From haute dining spots and molecular gastropubs to comfort food favorites and no-frills taco stands, America's best foodie cities have enough variety to satisfy every type of palate. We rounded up our top 10 destinations to eat from coast to coast.
No surprise here, NYC always tops every "best of" food list: it's got pretty much every dish imaginable and more Michelin-starred restaurants than any other state in the country. Should you desire Ethiopian food at 2 a.m., a slice of ridiculously good pizza to soak up last night's alcohol, or a steaming bowl of mouthwatering pho, the city has you covered. For a splurge, don't miss Eleven Madison Park, Le Coucou and the The Grill. Those looking for more affordable—though no less impressive—eats should check out Uncle Boons, Spicy Village or Momofuku Ssäm Bar. * See link below for more great restaurants
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In 1971, pioneering fresh ingredient chef Alice Waters graced the world with farm-to-table cuisine and spawned what has become one of the world’s most influential restaurants, Berkeley’s Chez Panisse. Then, in the 1994, chef Thomas Keller took the local-seasonal thing even further, giving it a proper French spin at his world-renowned The French Laundry up in Napa. Today, Northern California is a leader in farm-friendly, California-style cooking, thanks in part to its year-round access to exceptional produce. In fact, last year the Bay Area beat out New York for the city with the most three-Michelin-starred restaurants (six as compared to NYC's five).
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Portland typically grabs the culinary spotlight in the Pacific Northwest, but Seattle is also making the region proud. With the opening of Amazon, Google, and Facebook outposts, the city's restaurant scene has exploded with promising new spots, while stalwarts like Canlis also continue to hold their ground. A trip to the city wouldn’t be complete without a stop at Renee Erickson’s seafood siren The Walrus and the Carpenter, or the excellent Il Corvo for its affordably-priced and delicious pastas. A two-hour drive north, there’s also the Willows Inn on Lummi Island, a destination tasting menu restaurant and boutique hotel. Noma alum Blaine Wetzel runs the kitchen, and all ingredients are sourced and foraged from nearby land and sea.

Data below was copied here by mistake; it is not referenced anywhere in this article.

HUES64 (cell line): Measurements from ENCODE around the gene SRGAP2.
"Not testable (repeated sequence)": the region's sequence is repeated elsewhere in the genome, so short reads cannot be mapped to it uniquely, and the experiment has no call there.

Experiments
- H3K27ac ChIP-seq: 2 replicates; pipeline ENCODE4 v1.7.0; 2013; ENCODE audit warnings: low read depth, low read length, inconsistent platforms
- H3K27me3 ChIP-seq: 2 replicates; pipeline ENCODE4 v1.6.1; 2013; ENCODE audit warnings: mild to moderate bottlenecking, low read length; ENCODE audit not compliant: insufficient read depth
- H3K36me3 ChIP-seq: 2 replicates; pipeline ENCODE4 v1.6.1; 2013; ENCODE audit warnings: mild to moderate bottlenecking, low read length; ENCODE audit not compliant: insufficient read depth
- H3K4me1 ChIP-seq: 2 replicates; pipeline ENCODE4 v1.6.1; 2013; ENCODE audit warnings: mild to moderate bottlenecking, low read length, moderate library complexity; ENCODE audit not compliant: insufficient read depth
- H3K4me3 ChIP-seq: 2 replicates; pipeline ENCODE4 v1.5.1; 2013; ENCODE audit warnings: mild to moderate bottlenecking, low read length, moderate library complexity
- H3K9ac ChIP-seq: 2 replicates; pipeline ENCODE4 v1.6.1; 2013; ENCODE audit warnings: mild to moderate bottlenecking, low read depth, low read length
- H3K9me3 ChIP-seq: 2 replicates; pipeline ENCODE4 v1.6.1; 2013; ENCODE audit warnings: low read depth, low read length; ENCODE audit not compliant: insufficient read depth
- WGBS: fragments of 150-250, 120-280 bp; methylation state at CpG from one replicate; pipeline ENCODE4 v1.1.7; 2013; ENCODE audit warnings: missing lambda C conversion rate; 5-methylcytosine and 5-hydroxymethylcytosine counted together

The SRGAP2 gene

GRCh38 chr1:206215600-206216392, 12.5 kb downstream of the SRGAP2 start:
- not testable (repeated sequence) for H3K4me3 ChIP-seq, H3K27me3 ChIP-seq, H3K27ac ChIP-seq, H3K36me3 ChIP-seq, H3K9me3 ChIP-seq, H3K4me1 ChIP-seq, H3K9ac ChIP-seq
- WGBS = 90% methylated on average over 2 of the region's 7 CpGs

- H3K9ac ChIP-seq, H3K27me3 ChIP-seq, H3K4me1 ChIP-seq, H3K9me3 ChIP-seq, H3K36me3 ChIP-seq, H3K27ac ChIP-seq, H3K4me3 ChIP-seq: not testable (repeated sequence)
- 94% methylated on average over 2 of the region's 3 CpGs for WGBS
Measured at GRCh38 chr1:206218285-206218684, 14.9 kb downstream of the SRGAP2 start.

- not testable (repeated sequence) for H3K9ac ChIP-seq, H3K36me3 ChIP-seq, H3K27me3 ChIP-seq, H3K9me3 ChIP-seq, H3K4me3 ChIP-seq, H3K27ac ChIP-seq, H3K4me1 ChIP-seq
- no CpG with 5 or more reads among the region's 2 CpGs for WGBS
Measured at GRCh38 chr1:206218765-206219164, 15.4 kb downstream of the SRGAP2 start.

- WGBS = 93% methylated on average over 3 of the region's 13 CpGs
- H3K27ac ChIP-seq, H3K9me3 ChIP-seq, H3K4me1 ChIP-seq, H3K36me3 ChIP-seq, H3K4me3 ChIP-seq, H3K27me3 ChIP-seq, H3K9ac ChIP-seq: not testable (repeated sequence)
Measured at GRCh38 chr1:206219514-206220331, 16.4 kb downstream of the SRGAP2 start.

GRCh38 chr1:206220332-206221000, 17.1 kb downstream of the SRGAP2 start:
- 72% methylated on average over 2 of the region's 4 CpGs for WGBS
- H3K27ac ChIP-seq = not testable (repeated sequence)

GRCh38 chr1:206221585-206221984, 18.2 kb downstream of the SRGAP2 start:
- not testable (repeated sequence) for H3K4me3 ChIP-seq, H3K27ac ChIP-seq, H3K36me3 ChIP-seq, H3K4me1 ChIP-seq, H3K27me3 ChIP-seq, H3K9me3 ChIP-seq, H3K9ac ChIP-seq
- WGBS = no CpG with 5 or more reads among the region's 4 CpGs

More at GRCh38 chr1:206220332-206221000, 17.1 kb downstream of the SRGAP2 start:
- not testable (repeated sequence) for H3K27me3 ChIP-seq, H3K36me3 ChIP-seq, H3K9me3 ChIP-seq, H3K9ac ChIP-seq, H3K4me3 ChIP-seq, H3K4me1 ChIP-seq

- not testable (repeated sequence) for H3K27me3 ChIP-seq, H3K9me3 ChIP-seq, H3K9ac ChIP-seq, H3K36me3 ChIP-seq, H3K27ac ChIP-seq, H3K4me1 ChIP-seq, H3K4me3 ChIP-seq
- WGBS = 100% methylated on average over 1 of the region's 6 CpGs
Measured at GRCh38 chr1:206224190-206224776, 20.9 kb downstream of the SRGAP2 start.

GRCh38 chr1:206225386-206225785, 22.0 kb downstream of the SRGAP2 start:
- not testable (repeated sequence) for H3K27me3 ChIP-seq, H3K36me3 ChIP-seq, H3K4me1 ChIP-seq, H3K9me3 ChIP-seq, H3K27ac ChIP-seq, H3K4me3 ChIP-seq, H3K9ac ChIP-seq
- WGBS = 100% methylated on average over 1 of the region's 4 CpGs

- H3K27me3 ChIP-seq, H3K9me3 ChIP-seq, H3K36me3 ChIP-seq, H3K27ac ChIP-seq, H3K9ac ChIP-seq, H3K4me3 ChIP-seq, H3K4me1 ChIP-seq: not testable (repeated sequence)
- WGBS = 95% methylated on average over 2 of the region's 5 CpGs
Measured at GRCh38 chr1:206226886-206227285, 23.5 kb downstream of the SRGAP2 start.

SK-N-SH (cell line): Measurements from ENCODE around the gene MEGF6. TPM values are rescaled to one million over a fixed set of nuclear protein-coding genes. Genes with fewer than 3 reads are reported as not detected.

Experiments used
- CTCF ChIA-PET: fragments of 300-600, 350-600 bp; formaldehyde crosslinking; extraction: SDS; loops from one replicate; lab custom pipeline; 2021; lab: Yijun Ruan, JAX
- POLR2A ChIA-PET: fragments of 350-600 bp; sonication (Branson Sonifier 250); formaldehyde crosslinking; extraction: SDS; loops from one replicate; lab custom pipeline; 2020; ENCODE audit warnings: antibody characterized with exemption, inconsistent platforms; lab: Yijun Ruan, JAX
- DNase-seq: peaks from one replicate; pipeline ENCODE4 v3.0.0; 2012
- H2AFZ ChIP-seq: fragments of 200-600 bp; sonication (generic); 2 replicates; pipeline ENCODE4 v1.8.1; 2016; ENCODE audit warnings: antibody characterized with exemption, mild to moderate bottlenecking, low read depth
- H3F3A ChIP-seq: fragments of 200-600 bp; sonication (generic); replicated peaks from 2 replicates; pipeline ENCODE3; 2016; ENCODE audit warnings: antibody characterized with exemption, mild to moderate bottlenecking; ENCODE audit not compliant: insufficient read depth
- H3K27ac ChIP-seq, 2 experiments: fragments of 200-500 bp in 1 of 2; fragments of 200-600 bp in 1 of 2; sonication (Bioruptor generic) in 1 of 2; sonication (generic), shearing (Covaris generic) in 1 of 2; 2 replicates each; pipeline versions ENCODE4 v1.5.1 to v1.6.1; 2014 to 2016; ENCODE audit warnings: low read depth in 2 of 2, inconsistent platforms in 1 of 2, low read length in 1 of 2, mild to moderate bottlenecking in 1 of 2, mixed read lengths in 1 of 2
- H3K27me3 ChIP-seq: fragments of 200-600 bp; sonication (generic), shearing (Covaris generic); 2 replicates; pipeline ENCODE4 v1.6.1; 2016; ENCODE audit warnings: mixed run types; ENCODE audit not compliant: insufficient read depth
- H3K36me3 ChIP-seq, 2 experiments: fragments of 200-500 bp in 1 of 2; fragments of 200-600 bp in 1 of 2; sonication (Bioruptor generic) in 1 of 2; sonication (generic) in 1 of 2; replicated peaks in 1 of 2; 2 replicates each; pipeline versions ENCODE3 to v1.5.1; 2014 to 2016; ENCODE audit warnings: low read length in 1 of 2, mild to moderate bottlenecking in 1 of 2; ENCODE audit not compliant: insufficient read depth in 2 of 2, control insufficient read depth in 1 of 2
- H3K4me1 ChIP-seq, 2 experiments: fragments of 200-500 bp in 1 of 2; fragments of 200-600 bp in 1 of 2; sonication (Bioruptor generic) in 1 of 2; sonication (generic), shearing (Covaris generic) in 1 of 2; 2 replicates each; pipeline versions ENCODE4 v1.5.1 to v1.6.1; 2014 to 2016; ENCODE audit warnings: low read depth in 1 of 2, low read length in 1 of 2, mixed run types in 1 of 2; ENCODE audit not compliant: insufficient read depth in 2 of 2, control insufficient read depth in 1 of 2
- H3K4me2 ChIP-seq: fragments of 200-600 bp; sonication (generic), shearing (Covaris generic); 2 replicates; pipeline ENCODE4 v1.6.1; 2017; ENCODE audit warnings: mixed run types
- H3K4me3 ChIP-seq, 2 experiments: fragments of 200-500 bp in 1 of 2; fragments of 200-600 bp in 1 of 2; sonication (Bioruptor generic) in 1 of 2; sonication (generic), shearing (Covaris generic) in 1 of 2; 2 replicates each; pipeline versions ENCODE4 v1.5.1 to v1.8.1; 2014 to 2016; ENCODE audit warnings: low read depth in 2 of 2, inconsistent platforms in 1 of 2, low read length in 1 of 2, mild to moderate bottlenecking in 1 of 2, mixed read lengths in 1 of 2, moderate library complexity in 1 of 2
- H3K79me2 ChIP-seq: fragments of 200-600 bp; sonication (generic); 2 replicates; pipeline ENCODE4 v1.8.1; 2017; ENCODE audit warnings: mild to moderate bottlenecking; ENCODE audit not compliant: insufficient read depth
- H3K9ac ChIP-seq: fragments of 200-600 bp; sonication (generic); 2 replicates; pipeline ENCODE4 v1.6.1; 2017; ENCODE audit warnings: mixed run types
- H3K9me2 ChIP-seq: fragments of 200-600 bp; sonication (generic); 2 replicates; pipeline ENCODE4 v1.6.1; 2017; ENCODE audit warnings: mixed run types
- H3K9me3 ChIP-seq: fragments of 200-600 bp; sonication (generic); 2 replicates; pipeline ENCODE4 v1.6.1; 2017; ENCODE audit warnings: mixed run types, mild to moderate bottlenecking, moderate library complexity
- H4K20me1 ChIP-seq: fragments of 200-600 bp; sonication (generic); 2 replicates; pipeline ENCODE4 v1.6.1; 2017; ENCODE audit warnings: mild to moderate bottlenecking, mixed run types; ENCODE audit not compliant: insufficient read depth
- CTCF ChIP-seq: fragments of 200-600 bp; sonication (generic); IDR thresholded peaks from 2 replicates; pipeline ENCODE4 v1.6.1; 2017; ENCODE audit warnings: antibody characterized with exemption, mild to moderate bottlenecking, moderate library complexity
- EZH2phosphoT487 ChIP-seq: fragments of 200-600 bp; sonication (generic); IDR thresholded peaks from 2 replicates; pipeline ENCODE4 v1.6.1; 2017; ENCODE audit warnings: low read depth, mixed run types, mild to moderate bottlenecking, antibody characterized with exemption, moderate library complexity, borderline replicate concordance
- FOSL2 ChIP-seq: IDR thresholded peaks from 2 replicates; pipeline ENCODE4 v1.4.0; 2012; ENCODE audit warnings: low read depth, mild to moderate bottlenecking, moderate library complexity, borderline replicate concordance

Los Angeles offers has some of the most excellent ethnic eats in the country, with a heavy focus on Asian cuisine—regional Chinese in the San Gabriel Valley, homestyle Korean in K-Town, and wallet-friendly omakase sushi—not to mention Mexican and Persian plates. And, don’t forget, with its year-round sunny climate, Los Angeles has long been home to bountiful farmers' markets. In the last decade, chefs have begun to embrace seasonal and local ingredients with new zeal, spinning out original chef-driven concepts from Highland Park to Venice.
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This Mid-Western city has a culinary scene that rivals New York. In addition to a profusion of fine dining haunts, including Chef Grant Achatz's envelope-pushing Alinea and Next, it's a city with a profound love for beer, burgers, and deep-dish pizza. Among the highlights: Band of Bohemia for its beers brewed onsite; Pequod’s and Lou Malnati’s for standout pies; and Owen & Engine, which easily serves one of the best burgers in town.